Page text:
Ruth Scurr has written a thoughtful biography: Fatal Purity:
Robespierre and the French Revolution. Obvious highpoints of her
narrative--such as the storming of the Bastille, the assassination of
Marat, the strange fates of Condorcet, Mirabeau and Lafayette, and the
executions by guillotine of Louis XVI, Marie Antoinette, Madame
Roland, Georges Danton and finally her protagonist--pass, as in a
meditation. It's a serious book.
The French Revolution was serious but, nevertheless, crazy. After
Trudeau converted Canada to the metric system, my English Canadian
relatives complained for decades about metric madness. I myself love
the French Revolutionary Calendar (FRC). Hey kids, what time is it?
It's 8 Pluviose. Karl Marx famously used the FRC in "The Eighteenth
Brumaire of Louis Napoleon" to make fun of Louis Napoleon: "history
repeats itself," Marx says, "first as tragedy, then comedy."
More importantly, the French Revolution discredited European feudalism
and its divine right of kings, then paved the way for government by
law and the ballot, and the rights of the individual. It was all in
all a massive swirling progressive event. But a few passages in
Scurr's book make you shiver over the process. For instance, she says
invented a new official category of criminal: enemies of the people,
"those who, in any manner and no matter with what mask they have
concealed themselves, have sought to thwart the progress of the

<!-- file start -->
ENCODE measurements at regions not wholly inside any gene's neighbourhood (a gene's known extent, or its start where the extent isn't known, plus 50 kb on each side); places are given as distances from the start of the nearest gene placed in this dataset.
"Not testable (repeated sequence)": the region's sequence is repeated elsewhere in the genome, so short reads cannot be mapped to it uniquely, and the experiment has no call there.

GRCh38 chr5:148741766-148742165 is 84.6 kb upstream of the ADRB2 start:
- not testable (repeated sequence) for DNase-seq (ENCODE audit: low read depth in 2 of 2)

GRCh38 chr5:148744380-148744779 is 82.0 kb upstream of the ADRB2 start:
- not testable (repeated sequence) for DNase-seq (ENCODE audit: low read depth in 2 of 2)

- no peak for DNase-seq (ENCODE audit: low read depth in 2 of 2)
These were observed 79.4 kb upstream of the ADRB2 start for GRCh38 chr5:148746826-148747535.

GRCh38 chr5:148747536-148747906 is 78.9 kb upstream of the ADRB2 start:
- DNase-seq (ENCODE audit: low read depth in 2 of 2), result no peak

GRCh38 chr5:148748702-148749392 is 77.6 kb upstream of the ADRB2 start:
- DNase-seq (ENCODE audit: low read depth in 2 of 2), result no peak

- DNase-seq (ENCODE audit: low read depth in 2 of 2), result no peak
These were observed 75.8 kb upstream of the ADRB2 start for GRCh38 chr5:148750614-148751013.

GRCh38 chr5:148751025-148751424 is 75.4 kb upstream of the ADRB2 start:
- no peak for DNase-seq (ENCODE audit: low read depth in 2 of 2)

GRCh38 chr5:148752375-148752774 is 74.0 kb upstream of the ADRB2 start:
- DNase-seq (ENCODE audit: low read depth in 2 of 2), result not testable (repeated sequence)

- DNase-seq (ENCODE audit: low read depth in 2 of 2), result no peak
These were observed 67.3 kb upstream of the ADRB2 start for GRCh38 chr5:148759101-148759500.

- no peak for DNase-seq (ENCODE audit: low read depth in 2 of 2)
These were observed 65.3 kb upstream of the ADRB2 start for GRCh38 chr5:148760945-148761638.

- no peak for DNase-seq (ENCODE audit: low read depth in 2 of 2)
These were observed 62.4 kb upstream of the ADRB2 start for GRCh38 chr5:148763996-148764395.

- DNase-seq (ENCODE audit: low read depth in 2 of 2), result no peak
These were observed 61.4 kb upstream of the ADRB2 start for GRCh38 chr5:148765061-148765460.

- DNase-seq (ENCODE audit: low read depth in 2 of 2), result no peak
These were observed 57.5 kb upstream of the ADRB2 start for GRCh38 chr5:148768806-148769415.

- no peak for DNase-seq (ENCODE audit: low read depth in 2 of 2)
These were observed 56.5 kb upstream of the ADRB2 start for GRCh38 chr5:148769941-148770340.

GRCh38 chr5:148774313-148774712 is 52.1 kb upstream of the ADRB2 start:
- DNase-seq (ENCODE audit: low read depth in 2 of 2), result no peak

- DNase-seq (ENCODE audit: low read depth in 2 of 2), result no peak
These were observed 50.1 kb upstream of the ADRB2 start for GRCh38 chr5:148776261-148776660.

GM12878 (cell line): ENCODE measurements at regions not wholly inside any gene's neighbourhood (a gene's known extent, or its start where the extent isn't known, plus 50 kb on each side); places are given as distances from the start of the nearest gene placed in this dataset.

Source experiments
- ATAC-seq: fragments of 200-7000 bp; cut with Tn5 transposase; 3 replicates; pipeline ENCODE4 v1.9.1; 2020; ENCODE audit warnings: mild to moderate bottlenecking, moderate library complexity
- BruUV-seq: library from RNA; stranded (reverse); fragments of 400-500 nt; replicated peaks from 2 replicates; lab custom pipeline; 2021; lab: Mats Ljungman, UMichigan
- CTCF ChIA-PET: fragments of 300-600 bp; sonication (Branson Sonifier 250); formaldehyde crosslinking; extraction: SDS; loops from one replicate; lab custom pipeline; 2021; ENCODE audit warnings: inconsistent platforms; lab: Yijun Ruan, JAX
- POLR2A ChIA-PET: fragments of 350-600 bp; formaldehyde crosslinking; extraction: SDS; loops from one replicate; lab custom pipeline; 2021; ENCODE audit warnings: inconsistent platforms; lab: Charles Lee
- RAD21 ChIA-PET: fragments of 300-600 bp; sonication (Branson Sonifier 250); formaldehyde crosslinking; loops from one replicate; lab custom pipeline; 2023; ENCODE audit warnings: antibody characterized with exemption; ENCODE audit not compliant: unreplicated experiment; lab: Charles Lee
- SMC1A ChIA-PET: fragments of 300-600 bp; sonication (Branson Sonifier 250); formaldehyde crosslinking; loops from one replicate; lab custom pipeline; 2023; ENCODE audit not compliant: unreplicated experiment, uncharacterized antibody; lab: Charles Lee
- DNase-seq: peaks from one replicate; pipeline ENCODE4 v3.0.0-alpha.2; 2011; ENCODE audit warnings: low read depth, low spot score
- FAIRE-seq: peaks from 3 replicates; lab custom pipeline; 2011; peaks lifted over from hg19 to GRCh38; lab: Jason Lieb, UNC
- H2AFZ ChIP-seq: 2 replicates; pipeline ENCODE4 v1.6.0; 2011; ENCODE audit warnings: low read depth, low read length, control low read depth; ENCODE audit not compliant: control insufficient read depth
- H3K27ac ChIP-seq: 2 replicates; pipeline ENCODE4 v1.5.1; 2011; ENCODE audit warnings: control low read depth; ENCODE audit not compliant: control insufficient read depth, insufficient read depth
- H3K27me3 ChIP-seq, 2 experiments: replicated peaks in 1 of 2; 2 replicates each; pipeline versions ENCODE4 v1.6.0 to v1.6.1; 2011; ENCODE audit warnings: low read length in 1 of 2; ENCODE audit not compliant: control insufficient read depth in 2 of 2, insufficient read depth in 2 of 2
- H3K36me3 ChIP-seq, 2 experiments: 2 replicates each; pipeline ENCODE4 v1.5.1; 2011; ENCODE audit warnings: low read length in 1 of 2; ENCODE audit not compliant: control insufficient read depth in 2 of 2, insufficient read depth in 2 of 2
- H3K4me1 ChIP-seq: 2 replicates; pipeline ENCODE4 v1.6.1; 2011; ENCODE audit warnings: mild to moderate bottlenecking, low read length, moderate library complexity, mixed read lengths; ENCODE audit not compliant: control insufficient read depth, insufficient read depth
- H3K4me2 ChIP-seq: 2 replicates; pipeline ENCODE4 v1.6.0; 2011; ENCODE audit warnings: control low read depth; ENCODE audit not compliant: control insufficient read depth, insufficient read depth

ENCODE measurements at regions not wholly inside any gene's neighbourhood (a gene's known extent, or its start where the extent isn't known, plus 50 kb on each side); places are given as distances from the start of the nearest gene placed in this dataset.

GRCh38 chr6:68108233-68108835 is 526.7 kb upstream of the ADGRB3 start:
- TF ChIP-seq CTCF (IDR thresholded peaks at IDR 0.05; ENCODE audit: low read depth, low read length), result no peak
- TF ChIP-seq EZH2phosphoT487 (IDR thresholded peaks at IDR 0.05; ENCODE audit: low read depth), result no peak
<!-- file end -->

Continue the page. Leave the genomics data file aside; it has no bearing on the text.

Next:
Revolution and prevent the strengthening of the Republic
Robespierre recommended that the Tribunal should now accept "moral
proofs" against accused persons, who were no longer to be allowed
Enemies of the people included anyone seeking to re-establish the
monarchy, discredit the [constitutional] Convention, betray the
Republic, communicate with foreign enemies, interfere with food
provision, shelter conspirators, speak ill of patriotism, suborn
officials, mislead the people, spread false news, insult morality,
deprave the public conscience, steal public property, abuse public
office, or plot against the liberty, unity and security of the state.
The punishment for all these crimes was death. (page 328)
Robespierre as head of the Committee of Public Safety was powerful,
absolutely powerful, but, the French believed at first, incorruptible.
French support for the American Revolution bankrupted France.
We, too, live in troubled times. Louis XVI was the wrong king at the
wrong time, just as George Bush is the wrong president for this time.
His war in Iraq is bankrupting America. Is he an enemy of the people,
an enemy of God or just an enemy of reason? If we're lucky, he will
merely pass from office more hated than any president since Richard
The key to Bush's residual popularity remains his religion.
Robespierre, like Washington, Franklin and Jefferson, was a Deist. As
the Reign of Terror got underway, Robespierre suppressed the religion
of Reason and replaced it with the worship of the Supreme-Being. He
was no atheist. Unlike Bush, he was no Methodist. Bush, however, like
Robespierre, seeks to impose his religion on everyone. Bush is an
enemy of man. Man recovered from Robespierre, and will recover from
Bush. But will America?
As Robespierre rose, Lafayette was jailed as insufficiently
revolutionary. Wouldn't a guillotine set up in DC's Lafayette Park
sing volumes? It'd be an interesting work of art. I just saw Manet and
the Execution of Maximilien at MoMA. I couldn't help thinking of
Saddam. Saddam was the puppet of Reagan and Rumsfeld. Maximilien was
the puppet of Louis Napoleon.